A guide to being on your best behaviour this festive season

Dinner party. (PHOTO: Getty/Gallo Images)
Dinner party. (PHOTO: Getty/Gallo Images)

The sun is shining, there are presents under the tree and the scene is set for a relaxing festive season with your nearest and dearest.

Well, that’s the plan anyway – but reality has a way of rearing up like third cousin Tom trying to sneak a kiss under the mistletoe.  You’re practically broke already, dreadful Aunt Doris is coming for Christmas dinner, Granny is threatening to produce her revolting tuna mousse and you just know Cousin Bob will get plastered in the corner again.

In other words, festive cheer can descend into one big fat misery fest before you can say “deck the halls”. Luckily there are ways to get around dinner-table blues, difficult family members and everything in between.

Here’s some holiday-season etiquette from the experts to ensure tinsel isn’t the only thing that sparkles this year.

So many presents, so little money

Blown your bonus before you’ve bought gifts for loads of family members? Stop panicking and start talking, says Anri van der Linde, owner of the Jaffae finishing school in Johannesburg. Contact family members and come to some form of consensus – such as buying gifts only for the children or deciding on a maximum spend per present.

When it comes to younger kids, buy for everyone or no one, says Courtenay Carey, executive head of the African Institute of Protocol, which provides leadership and etiquette training. 

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Little kids can feel hurt if they’re left out – but the great thing about them is they’re easily satisfied so you don’t need to spend a lot to see them smile. Planning ahead can help you avoid unnecessary stress, says Charlotte Youens, owner of Joburg etiquette school The Elegant Touch – and if you’ve left it too late, try to remember for next year.

“A bit of research and thought can make gift selection a whole lot easier. If you rush out at the last minute and grab the first thing you see, the gift usually reflects chaos.”

Don’t get into debt buying presents, Carey says.

“Rather buy one nice present for the home that everyone in the family can use. It will go a long way in terms of budget and thoughtfulness.”

Rules of re-gifting

Giving away something you got for your birthday to someone else for Christmas may be considered dodgy by some. But the experts say re-gifting is fine – as long as you don’t get caught.

“If you’re never going to use it, then you can re-gift. Obviously the original gifter shouldn’t find out,” Carey says.

Youens agrees.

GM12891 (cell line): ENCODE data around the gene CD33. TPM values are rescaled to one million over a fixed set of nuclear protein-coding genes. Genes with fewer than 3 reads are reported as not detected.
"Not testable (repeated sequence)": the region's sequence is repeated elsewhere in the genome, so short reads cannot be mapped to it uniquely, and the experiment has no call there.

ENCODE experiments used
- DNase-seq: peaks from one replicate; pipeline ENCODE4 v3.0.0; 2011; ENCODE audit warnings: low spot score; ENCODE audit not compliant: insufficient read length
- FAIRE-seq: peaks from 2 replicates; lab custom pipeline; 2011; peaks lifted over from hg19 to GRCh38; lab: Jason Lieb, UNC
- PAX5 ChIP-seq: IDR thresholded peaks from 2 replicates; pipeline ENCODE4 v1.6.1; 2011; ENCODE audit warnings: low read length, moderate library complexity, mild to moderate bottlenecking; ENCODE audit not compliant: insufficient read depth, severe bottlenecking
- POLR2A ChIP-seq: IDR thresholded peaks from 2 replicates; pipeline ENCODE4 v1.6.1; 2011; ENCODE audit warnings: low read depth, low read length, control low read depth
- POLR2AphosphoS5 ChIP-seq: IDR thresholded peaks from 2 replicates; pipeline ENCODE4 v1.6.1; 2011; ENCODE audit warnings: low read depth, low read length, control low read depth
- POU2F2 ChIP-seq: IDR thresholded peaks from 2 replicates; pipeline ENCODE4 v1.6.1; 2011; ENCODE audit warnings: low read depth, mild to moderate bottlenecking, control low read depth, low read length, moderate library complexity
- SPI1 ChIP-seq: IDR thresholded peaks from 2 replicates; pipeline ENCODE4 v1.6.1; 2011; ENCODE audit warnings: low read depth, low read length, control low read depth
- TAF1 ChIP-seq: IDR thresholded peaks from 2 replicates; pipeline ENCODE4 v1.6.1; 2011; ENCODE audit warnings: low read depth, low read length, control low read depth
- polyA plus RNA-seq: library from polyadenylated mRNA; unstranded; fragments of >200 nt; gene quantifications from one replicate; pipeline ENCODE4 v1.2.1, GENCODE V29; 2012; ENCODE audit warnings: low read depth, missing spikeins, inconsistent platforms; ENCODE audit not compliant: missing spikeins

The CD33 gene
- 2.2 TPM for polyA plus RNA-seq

“Also make sure the tag from the person who originally gave it to you isn’t still attached to the gift. And if you’re caught out be honest: tell the person that while it was something that wasn’t to your taste you think it would be perfect for them.”

Eat, drink and try to be merry

Preparing a Christmas feast for your extended family and friends is a costly business, but you don’t have to bear the burden alone.

“It’s okay to ask everyone to pitch in,” Carey says. Close family and friends can be asked to contribute money and everyone else can bring a dish or dessert along.

If you’re a guest in someone’s home you should always ask the host what you should bring. Don’t just assume it’s okay to bring whatever you want, Carey adds.

Good guests always bring a bottle of wine or champagne, says Clarisse Coetzee, a Cape Town events coordinator. But treat it as a gift, Carey cautions – don’t just grab and down the wine.

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When a guest brings chilled white wine, it normally means they’d like to enjoy it with your meal. When a guest brings red wine, always ask “Shall we open this tonight?” since they may have intended it as a gift for you.

What to do if Auntie Mavis brings the same unpalatable dessert every year? Accept it with grace and serve it with the other puds. “Christmas is a time for making everyone feel special and appreciated,” Carey says.   

’Tis the season to behave

Holiday excitement can cause children to forget their manners, Van der Linde says, but it’s no excuse. Please, thank you and excuse me must be used all year round. Also:

  • Speak to your kids in advance about their reaction to gifts. “Irrespective of what they get, they must show appreciation and gratitude to the gift giver,” she says.
  • Ask your guests to put cellphones away during Christmas dinner. Take pics of your feast beforehand if you must – and of empty plates afterwards – but posting on Instagram, Facebook and Snapchat during the meal is a no-no.
  • What should you do when someone else’s kids misbehave and threaten to ruin the day? “Try speaking to their parents in as diplomatic a way as possible,” Youens says. “Most parents don’t take kindly to other people disciplining their children.”

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  • Don’t get into arguments if you can help it – it’ll just ruin things. If you feel your blood start to boil, leave the table for a while. 
  • A basic table plan can be invaluable. If you know Uncle John can’t stand Cousin Bob, seat them far away from each other. And if there are lots of kids around, put them at a different table.
  • Try not to overdo the booze. A few glasses are fine but Christmas is about connecting with family and friends – not passing out face-first in your turkey.

What to wear?

The dress code for Christmas Day depends on how formal the occasion is. If you’re at the seaside it’ll probably be a casual affair but if you’re invited to the home of the family matriarch or patriarch you’ll no doubt have to make more of an effort.

Respect traditions and manage expectations, Coetzee says, and everyone will have a great time.






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